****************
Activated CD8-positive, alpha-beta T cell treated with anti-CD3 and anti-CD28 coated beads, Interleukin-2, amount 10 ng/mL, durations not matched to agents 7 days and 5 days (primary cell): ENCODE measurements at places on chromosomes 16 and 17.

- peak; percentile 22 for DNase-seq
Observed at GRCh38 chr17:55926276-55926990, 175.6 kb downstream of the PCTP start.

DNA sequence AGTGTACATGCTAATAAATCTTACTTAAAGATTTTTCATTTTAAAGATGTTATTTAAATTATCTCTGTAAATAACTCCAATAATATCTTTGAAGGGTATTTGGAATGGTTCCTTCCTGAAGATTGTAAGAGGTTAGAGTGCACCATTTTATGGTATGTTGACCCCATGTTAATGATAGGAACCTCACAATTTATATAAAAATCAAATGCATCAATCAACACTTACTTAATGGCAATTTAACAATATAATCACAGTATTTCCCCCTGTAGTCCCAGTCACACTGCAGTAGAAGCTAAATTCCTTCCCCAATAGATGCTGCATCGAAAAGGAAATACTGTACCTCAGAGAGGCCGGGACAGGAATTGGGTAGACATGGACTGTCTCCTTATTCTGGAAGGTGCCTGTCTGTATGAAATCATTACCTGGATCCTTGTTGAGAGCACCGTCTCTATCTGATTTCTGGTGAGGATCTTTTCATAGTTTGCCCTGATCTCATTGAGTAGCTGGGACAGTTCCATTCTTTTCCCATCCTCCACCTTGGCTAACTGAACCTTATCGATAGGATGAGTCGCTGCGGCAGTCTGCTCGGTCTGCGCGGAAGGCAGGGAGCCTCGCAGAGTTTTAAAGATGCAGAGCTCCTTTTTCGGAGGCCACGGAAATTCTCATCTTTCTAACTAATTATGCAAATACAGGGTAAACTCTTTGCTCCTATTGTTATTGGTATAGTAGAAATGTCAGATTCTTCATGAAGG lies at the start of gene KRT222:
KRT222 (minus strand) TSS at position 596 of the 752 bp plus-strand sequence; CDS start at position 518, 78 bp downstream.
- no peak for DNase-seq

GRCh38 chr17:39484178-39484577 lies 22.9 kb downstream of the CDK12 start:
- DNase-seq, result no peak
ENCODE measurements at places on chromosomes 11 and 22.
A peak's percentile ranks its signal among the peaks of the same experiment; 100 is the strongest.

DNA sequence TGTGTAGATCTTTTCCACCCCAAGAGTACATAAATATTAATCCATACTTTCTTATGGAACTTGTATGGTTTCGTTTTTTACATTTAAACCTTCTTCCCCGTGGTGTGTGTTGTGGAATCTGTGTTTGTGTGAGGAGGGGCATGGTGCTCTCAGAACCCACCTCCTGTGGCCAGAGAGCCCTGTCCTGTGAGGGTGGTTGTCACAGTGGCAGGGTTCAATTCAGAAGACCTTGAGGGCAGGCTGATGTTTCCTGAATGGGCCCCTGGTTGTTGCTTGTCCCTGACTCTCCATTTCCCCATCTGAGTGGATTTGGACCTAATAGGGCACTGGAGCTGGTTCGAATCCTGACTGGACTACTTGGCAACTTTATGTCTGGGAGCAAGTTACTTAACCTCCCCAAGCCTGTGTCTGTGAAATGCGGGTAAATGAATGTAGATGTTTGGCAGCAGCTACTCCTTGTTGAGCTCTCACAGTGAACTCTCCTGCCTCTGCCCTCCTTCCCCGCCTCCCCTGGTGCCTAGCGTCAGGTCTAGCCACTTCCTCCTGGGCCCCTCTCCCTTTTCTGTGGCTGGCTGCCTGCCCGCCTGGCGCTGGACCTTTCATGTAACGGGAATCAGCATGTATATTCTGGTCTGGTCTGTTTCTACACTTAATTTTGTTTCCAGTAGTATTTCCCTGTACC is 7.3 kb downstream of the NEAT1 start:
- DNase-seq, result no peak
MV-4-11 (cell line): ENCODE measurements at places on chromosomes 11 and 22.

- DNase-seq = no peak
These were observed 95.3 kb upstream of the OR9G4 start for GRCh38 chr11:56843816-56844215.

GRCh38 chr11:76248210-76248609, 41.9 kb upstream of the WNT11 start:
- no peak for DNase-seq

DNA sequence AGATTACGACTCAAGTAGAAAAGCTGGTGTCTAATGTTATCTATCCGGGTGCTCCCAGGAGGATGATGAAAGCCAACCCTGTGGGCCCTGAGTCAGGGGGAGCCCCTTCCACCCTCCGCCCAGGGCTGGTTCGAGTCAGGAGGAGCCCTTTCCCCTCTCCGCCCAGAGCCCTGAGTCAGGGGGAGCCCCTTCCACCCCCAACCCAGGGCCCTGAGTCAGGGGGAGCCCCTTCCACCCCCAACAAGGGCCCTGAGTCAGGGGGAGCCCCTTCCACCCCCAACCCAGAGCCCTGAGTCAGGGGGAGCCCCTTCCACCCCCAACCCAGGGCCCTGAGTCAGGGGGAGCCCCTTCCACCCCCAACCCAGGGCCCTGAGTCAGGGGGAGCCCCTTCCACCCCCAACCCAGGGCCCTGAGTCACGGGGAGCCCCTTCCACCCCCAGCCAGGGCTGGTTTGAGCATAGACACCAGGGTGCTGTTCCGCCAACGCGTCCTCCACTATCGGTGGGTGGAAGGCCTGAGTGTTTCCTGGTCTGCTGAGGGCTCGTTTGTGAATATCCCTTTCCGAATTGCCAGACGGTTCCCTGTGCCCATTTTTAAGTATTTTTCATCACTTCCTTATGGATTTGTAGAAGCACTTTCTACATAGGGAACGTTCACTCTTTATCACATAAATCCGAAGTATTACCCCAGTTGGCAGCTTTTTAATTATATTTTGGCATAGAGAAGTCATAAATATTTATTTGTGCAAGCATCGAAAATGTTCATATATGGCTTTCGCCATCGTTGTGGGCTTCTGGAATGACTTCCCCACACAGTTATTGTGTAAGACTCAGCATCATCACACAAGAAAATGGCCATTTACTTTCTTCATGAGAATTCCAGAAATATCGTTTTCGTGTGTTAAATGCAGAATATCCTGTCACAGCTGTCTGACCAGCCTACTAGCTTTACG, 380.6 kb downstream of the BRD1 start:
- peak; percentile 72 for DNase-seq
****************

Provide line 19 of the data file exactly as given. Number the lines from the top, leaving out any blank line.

- peak; percentile 72 for DNase-seq